By Gerry Murray. 01-11-2020
(Scroll down for a laugh)
“An object is not so attached to its name that we cannot find another one that would suit it better.”
~ Rene Magritte
This week seems an appropriate time to explore the other great pandemic of our times - polarisation.
How do we find ourselves living in societies with such discord? How can we explain this? How might we do our own little bit to resolve it?
Three principles might help us with these questions:
The Map is not the Territory
This phrase is attributed to Alfred Korzybski and dates back to a lecture he gave in 1931. It means that we all have a map (or model) of the territory (reality) but that this is really just our perception of reality based on how we filter it. This implies that no map is ever a perfect representation of the territory and it’s probably impossible to construct one either because of two things: the territory is dynamic and at what level of granularity would you have the “perfect map”?
The important point in relation to polarisation is that when people believe that they have the perfect map then they tend to believe that everyone else’s map must be wrong.
Polarisation is an example of widely contrasting maps that collide.
What to do? Read on...
Everyone has a unique model of the world
This is derived from the Map is not the Territory. We each have our own unique map or model of how the world works and this includes our perceptions of reality. This is probably where true diversity begins and not in the stereotypes that we read about. Of course, we often share many parts of our maps or models with others e.g. through cultural norms.
A nice way to illustrate this is through an example. In the good old days when we would go to the cinema to watch a movie with friends, it’s quite possible that some friends thought a particular movie (the territory) was brilliant and others that it was the worst movie they’d ever watched. The territory was the same. Each person's interpretation of it was different.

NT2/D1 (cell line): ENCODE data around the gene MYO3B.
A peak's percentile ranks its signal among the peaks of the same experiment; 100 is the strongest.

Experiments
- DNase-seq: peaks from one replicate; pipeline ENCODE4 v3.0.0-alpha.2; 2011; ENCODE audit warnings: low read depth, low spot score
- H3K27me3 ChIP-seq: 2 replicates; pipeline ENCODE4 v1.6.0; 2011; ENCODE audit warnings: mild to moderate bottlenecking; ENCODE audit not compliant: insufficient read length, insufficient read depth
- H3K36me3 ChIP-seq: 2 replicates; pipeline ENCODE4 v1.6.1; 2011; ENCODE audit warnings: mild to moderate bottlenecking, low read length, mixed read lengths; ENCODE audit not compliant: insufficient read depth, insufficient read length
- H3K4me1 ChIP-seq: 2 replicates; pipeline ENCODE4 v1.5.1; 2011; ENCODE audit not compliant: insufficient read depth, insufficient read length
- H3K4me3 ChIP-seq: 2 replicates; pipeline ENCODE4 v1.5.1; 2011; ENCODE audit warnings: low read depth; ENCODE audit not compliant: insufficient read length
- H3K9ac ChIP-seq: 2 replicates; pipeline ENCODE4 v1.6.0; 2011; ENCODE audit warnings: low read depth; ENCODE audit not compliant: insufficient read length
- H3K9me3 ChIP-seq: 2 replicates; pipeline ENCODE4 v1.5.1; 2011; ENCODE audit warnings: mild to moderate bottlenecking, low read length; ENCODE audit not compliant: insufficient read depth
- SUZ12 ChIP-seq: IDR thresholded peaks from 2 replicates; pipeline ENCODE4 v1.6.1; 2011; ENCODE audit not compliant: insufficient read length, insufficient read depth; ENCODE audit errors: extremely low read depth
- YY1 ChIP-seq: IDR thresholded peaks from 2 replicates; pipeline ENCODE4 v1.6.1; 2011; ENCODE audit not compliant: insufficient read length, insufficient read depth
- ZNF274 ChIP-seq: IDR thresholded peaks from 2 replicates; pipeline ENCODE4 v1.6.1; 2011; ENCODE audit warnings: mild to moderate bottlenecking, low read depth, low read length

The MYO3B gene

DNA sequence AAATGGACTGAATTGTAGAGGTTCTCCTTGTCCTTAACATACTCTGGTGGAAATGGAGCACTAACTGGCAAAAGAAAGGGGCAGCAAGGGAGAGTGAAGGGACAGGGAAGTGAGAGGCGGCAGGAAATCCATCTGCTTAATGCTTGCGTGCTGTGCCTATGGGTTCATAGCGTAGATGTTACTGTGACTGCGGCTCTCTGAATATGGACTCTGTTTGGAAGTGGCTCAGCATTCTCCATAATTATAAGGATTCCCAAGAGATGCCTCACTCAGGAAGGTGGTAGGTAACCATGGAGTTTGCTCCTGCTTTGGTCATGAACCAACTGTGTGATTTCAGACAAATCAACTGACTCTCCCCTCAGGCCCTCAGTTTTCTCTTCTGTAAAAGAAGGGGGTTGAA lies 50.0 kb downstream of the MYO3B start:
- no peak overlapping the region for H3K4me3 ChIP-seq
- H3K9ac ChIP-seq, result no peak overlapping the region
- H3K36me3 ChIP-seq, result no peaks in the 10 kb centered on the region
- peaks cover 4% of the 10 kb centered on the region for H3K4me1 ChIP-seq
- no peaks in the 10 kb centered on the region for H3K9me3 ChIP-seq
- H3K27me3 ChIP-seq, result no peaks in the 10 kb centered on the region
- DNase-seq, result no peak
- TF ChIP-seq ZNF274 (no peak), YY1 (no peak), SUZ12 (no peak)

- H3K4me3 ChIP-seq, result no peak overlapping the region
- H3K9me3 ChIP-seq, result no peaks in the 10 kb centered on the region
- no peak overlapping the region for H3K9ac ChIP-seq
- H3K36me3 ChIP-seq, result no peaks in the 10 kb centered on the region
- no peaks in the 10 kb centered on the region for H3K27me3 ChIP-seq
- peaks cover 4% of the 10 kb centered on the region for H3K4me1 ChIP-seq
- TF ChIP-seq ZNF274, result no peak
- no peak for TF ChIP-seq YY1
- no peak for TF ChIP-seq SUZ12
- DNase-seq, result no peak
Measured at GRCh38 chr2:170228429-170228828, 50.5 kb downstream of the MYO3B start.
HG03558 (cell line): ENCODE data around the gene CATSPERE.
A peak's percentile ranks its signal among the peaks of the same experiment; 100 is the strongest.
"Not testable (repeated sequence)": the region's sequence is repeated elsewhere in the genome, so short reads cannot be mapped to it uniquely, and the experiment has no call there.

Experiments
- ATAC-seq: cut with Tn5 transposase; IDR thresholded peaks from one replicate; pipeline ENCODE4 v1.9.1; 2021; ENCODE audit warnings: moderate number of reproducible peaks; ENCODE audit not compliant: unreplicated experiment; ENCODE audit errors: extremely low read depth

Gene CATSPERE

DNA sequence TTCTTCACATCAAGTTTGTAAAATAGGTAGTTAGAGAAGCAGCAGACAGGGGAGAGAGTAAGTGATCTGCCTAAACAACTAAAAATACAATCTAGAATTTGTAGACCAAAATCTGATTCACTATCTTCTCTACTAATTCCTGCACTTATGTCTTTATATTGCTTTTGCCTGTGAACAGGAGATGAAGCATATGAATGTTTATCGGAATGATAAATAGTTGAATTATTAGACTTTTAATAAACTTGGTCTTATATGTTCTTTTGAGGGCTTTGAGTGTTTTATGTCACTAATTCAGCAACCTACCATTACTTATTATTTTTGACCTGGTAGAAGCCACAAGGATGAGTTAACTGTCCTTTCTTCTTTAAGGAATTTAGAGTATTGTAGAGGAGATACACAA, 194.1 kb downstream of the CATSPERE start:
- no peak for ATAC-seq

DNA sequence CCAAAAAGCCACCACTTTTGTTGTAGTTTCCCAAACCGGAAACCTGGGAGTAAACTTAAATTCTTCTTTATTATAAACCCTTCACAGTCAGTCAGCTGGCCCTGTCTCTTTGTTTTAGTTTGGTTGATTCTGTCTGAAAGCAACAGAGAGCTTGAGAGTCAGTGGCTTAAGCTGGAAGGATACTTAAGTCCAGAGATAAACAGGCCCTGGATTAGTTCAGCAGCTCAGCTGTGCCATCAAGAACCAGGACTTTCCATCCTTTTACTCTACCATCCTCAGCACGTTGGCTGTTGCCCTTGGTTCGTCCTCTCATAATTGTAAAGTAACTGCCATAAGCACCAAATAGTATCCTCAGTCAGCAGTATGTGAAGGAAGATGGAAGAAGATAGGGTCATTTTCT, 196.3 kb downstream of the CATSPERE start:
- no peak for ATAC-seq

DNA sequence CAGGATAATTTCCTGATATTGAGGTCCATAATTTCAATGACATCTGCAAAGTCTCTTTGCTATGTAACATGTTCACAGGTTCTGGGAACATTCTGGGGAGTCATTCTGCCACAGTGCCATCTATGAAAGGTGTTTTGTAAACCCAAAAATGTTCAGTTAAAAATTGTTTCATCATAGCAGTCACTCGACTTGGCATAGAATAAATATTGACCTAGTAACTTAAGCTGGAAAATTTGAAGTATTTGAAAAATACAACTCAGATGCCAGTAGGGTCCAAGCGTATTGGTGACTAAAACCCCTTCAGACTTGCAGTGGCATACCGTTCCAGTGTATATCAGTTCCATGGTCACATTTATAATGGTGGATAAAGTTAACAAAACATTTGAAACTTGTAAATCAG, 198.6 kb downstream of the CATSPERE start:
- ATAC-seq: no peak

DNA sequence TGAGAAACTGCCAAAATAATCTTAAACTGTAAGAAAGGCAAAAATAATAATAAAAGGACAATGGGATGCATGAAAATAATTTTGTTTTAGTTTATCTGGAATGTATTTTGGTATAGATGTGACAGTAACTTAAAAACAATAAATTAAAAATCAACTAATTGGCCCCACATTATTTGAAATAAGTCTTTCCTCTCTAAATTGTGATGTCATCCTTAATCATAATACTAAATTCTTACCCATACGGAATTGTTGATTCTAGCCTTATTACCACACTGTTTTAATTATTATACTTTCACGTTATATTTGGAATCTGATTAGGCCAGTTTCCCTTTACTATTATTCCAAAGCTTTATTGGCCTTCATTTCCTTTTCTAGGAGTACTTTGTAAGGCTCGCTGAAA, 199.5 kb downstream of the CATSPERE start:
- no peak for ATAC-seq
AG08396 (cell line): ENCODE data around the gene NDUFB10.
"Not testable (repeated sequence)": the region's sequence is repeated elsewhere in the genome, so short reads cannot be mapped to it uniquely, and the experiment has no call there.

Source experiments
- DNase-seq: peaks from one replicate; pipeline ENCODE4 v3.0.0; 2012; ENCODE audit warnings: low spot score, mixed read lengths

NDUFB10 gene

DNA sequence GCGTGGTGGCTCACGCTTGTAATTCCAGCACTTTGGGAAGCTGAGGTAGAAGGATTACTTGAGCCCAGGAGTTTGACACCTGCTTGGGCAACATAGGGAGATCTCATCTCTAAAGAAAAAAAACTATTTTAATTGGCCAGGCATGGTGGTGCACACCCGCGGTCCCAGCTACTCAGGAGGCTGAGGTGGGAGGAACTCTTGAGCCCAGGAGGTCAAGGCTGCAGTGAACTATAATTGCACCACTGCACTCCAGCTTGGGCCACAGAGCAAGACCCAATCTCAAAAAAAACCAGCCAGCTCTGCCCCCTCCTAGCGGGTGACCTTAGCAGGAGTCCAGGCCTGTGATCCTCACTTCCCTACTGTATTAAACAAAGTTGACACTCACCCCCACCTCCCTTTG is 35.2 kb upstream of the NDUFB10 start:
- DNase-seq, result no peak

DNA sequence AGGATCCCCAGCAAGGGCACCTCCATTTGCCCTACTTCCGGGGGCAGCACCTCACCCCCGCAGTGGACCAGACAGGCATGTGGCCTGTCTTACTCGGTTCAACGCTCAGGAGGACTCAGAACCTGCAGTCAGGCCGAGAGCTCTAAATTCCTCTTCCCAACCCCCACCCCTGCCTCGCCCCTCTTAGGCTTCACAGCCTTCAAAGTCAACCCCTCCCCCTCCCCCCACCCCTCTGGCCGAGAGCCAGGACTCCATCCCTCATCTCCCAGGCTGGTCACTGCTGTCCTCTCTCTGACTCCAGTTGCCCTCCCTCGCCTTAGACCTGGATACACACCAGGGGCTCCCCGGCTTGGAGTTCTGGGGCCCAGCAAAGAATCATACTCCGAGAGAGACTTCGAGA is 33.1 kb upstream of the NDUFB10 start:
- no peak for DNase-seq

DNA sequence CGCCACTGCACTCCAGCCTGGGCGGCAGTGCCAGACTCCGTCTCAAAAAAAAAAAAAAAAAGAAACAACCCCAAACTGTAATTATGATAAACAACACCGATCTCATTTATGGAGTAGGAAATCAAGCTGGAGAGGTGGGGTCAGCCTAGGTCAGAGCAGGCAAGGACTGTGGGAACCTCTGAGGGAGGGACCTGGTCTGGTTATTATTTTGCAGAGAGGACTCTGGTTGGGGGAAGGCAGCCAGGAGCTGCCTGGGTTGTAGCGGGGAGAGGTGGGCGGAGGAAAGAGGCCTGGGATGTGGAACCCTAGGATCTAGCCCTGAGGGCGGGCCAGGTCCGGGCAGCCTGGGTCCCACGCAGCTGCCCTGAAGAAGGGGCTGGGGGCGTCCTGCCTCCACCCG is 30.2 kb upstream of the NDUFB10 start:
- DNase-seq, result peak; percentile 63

The final principle is...
Respect other people’s models of the world
It’s important to explain that this does not mean that you agree with another person’s interpretation of the world. However, it’s useful and constructive to respect their right to have a different model of the world from you.
You may have noticed that given a choice you don’t tend to spend a lot of time hanging out with people who have radically different models of the world from you. However, it’s only by appreciating and respecting another person’s model of the world that you can begin to understand it. This may even enable you to eventually persuade them to alter their model of the world.
You enter your interaction with them in their model of the world and perhaps you exit together in a more enriched model.
A potential solution
Professional negotiators know that sticking to a model of the world (a position) whilst their negotiating partner sticks to their opposite model of the world leads to a stalemate. They know that often the key to a successful outcome in a negotiation is to find a way to combine models of the world for mutual benefit.
These principles come from the world of Neuro Linguist Programming (NLP), which I trained people in for many years. One of the greatest benefits that people get from their exploration of NLP is an ability to enrich their model of the world, not only for their own benefit but for the benefit of others and often society in general.